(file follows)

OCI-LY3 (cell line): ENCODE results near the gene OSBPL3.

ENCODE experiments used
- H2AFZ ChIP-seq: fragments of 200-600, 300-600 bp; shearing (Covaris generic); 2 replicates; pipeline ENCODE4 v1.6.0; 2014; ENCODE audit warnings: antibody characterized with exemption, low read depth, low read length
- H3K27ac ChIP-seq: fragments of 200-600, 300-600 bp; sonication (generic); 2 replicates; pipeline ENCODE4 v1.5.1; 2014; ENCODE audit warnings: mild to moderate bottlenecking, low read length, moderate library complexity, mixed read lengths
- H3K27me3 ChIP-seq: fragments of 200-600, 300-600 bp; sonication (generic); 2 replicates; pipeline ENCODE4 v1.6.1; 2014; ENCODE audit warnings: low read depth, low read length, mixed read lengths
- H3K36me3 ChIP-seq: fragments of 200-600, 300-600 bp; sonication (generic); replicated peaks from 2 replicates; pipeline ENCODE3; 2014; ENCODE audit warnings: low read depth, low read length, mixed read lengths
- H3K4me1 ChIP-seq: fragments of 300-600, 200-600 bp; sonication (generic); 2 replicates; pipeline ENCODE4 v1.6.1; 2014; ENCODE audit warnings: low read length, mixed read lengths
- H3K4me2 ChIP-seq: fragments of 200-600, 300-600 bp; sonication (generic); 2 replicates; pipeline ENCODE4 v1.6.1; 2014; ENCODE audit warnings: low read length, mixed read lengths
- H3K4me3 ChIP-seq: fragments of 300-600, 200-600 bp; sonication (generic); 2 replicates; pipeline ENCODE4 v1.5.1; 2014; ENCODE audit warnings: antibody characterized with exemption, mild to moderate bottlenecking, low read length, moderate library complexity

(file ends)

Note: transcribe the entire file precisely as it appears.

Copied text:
OCI-LY3 (cell line): ENCODE results near the gene OSBPL3.

ENCODE experiments used
- H2AFZ ChIP-seq: fragments of 200-600, 300-600 bp; shearing (Covaris generic); 2 replicates; pipeline ENCODE4 v1.6.0; 2014; ENCODE audit warnings: antibody characterized with exemption, low read depth, low read length
- H3K27ac ChIP-seq: fragments of 200-600, 300-600 bp; sonication (generic); 2 replicates; pipeline ENCODE4 v1.5.1; 2014; ENCODE audit warnings: mild to moderate bottlenecking, low read length, moderate library complexity, mixed read lengths
- H3K27me3 ChIP-seq: fragments of 200-600, 300-600 bp; sonication (generic); 2 replicates; pipeline ENCODE4 v1.6.1; 2014; ENCODE audit warnings: low read depth, low read length, mixed read lengths
- H3K36me3 ChIP-seq: fragments of 200-600, 300-600 bp; sonication (generic); replicated peaks from 2 replicates; pipeline ENCODE3; 2014; ENCODE audit warnings: low read depth, low read length, mixed read lengths
- H3K4me1 ChIP-seq: fragments of 300-600, 200-600 bp; sonication (generic); 2 replicates; pipeline ENCODE4 v1.6.1; 2014; ENCODE audit warnings: low read length, mixed read lengths
- H3K4me2 ChIP-seq: fragments of 200-600, 300-600 bp; sonication (generic); 2 replicates; pipeline ENCODE4 v1.6.1; 2014; ENCODE audit warnings: low read length, mixed read lengths
- H3K4me3 ChIP-seq: fragments of 300-600, 200-600 bp; sonication (generic); 2 replicates; pipeline ENCODE4 v1.5.1; 2014; ENCODE audit warnings: antibody characterized with exemption, mild to moderate bottlenecking, low read length, moderate library complexity